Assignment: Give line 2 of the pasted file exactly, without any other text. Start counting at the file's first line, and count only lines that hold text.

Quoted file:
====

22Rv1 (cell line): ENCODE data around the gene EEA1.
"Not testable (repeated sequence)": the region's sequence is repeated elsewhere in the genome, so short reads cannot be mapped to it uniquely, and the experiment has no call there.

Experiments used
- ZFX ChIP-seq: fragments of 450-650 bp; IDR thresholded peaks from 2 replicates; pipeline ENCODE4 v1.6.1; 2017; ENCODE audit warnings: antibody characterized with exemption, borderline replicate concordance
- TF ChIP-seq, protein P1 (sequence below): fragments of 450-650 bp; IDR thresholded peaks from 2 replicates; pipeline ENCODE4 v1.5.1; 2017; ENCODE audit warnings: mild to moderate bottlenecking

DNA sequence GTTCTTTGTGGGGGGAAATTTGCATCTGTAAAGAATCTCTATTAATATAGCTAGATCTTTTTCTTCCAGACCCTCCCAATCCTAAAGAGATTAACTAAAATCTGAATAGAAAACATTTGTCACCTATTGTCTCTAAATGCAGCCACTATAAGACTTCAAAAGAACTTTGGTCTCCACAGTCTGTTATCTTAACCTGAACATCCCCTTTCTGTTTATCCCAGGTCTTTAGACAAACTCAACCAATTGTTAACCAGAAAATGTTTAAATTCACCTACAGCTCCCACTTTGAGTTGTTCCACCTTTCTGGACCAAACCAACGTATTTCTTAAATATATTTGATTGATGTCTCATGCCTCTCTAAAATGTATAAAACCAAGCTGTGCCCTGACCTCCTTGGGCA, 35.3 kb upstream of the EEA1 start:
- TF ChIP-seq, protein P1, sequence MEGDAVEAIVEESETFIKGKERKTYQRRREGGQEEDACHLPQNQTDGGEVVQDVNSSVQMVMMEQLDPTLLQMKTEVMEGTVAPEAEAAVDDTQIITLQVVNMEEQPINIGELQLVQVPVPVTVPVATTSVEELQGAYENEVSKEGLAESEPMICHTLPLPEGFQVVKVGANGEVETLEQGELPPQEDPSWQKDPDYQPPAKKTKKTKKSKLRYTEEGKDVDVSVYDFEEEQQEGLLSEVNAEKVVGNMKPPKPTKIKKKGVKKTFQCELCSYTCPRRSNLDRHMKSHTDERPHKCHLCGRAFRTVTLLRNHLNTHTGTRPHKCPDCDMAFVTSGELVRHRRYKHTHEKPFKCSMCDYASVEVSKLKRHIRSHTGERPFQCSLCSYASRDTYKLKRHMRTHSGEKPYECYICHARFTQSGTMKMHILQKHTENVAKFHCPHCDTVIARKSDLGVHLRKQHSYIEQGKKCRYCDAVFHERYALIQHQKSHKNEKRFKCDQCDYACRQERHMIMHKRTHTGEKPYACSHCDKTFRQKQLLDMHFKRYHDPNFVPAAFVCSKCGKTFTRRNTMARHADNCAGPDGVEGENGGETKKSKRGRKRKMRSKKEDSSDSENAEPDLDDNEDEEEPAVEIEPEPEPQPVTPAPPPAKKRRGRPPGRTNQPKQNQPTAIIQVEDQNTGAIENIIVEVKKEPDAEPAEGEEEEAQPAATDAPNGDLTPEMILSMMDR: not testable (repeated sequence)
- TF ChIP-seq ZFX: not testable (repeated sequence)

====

"Not testable (repeated sequence)": the region's sequence is repeated elsewhere in the genome, so short reads cannot be mapped to it uniquely, and the experiment has no call there.